All eyes turn to Russia's share of EU's gas imports
After the reduction in gas shipments through the Nord Stream gas 1 pipeline that transmits Russian gas to Europe, markets are now fixated on Russia's share of natural gas imports to European Union (EU) countries.
Russian energy giant, Gazprom, said Monday the reduction in natural gas flow through Nord Stream 1, one of the most important lines for the transmission of Russian gas to Europe, was due to maintenance on a Siemens turbine engine at the Portovaya compressor station, which is essential for the transfer of Russian gas to Europe via Germany.
The company confirmed that exports via the pipeline that transmits 167 million cubic meters of gas per day would be cut from the 40% range last week to 20% due to turbine problems.
The Nord Stream has been running well below capacity for weeks and was completely shut down for a 10-day maintenance break earlier this month.
Gazprom had resumed gas flows via Nord Stream 1 last week but only at 40% of its capacity.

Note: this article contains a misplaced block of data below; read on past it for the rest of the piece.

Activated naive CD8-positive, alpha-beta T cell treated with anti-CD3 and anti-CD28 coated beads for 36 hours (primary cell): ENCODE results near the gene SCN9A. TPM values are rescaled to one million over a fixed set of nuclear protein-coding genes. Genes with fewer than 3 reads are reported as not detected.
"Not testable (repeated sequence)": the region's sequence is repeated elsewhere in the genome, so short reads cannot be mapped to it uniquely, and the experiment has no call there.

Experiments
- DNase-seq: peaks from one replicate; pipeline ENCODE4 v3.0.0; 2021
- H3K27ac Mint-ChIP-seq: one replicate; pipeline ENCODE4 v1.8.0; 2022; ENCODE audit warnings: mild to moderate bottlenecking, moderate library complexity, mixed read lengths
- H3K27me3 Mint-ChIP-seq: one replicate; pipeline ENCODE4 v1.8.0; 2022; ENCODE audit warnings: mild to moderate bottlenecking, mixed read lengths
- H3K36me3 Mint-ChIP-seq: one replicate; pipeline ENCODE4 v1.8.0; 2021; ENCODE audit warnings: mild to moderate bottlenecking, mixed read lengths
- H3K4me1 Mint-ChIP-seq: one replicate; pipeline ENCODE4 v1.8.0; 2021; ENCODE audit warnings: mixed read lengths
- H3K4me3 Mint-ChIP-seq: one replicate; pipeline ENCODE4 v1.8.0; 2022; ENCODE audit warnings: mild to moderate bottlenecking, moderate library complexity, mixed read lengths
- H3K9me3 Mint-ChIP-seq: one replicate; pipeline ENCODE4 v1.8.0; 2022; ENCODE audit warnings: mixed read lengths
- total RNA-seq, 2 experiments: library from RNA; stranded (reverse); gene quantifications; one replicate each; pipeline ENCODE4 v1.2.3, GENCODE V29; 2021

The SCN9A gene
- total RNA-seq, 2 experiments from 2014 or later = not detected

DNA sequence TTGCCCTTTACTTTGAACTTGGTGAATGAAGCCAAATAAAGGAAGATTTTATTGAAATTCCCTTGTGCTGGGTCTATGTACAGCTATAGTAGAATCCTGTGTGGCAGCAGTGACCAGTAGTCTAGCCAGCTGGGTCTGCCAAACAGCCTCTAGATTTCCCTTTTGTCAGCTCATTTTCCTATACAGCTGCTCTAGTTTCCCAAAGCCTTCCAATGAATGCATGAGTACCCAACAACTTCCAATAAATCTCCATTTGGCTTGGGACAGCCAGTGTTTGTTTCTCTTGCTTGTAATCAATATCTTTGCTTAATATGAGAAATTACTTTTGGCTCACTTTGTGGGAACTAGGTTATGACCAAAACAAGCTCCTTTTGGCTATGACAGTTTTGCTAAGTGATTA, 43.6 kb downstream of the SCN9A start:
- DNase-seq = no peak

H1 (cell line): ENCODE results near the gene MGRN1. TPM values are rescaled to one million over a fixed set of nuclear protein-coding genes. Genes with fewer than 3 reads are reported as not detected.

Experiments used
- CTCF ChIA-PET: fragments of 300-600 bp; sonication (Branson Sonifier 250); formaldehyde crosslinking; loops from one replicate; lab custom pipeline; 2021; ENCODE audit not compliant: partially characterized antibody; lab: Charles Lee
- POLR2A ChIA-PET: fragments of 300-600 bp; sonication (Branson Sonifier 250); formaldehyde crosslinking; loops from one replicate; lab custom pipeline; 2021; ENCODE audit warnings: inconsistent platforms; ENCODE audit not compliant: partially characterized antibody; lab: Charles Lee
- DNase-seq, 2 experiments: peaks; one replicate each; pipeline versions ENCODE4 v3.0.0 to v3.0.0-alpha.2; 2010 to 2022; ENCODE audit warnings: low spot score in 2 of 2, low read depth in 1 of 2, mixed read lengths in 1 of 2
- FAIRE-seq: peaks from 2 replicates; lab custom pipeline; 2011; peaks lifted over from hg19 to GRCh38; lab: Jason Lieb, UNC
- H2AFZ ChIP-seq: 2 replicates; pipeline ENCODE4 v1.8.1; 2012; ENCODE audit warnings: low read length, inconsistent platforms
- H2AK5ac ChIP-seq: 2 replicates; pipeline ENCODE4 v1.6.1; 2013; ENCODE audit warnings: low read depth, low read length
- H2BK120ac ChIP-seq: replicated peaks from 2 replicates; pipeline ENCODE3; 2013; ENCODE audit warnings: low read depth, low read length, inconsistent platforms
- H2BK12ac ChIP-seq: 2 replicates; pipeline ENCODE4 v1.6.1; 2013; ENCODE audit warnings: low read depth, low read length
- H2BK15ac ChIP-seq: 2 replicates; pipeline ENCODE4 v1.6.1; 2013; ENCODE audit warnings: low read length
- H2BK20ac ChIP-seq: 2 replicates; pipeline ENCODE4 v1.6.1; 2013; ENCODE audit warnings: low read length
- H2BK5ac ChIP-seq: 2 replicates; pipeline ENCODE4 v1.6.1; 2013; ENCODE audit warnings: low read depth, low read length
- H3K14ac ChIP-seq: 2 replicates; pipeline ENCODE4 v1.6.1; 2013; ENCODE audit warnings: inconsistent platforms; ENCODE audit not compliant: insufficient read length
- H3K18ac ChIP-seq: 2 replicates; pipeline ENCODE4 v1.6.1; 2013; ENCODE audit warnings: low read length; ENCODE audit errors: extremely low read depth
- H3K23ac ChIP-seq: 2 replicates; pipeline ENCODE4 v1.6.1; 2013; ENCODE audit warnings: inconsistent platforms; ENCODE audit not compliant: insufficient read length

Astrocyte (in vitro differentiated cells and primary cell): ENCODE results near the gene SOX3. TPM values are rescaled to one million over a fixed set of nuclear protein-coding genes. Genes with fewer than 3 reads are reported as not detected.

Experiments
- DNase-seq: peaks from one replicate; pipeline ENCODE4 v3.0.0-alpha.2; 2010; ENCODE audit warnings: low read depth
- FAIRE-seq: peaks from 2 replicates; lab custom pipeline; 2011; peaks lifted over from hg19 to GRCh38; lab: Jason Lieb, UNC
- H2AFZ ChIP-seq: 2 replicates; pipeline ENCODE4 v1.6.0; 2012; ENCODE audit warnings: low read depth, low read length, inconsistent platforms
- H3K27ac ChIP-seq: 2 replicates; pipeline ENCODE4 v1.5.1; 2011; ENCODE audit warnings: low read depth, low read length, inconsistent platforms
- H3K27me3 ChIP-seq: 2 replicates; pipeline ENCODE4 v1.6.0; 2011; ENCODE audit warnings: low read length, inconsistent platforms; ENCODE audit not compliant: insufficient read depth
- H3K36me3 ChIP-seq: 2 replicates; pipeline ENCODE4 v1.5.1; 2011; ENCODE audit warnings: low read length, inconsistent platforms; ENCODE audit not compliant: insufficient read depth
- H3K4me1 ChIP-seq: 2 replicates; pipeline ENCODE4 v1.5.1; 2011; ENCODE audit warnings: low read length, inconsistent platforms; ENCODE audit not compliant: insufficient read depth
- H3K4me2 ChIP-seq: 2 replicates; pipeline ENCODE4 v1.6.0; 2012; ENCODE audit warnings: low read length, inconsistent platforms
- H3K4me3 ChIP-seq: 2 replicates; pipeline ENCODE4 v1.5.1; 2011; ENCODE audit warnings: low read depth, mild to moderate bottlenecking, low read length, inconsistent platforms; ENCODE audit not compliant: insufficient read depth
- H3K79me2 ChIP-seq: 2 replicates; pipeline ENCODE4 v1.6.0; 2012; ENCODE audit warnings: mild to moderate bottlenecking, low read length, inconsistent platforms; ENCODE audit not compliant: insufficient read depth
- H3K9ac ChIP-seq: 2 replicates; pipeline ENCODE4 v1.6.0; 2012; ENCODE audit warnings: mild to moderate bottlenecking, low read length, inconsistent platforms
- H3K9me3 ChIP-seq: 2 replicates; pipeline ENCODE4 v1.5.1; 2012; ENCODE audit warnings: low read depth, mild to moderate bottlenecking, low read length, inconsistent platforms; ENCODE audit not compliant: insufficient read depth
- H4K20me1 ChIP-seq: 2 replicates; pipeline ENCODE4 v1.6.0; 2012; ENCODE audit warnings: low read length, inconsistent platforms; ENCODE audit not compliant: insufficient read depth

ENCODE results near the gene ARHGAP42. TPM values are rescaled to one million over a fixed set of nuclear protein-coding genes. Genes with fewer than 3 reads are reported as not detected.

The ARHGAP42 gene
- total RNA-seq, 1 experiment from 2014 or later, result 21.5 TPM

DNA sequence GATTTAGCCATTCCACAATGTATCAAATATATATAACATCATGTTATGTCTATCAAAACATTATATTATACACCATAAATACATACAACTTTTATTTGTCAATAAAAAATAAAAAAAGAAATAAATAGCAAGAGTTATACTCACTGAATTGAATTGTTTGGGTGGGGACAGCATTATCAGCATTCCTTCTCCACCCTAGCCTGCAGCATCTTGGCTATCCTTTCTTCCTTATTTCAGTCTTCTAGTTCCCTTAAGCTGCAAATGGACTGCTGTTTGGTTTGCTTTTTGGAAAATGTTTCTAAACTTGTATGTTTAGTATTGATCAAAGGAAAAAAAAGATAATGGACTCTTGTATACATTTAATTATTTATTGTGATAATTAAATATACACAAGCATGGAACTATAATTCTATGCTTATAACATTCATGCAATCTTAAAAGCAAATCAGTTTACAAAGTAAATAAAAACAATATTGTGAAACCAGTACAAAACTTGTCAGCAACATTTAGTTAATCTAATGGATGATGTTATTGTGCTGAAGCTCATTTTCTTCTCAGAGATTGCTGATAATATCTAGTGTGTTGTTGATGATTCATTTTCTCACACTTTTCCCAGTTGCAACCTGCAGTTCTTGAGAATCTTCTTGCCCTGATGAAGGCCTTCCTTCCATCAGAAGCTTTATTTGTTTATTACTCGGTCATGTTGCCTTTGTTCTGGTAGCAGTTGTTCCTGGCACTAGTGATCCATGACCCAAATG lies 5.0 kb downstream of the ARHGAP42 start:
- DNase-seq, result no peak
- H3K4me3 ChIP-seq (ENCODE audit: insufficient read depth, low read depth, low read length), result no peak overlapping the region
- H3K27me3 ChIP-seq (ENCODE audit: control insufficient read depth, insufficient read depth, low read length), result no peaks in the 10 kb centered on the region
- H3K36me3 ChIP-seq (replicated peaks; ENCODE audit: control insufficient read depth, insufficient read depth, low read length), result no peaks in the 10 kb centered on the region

Other nations with significant dependence include Latvia with 97.5%, Slovakia with 86.1%, Poland with 81.3%, Austria with 80.2%, Slovenia with 79.5%, Hungary with 78% and Lithuania with 68.9%.
Of the union superpowers, Germany and Italy are the most highly dependent on Russian supplies with import shares of 53.7% and 33.4%, respectively, compared to France with a mere 7.6%.
At the end of last year, the share of Czechia’s gas imports from Russia amounted to 53.5%, 34.8% for Denmark, 30% for Romania, 27.8% for Croatia, 18.9% for Greece, Luxembourg totaled 13.8%, the Netherlands held a 5.2% share and Belgium held just 3.5%.
Similarly, Gazprom stopped natural gas supplies to Finland on May 20, and in the following days, supplies to Denmark and the Netherlands were cut off.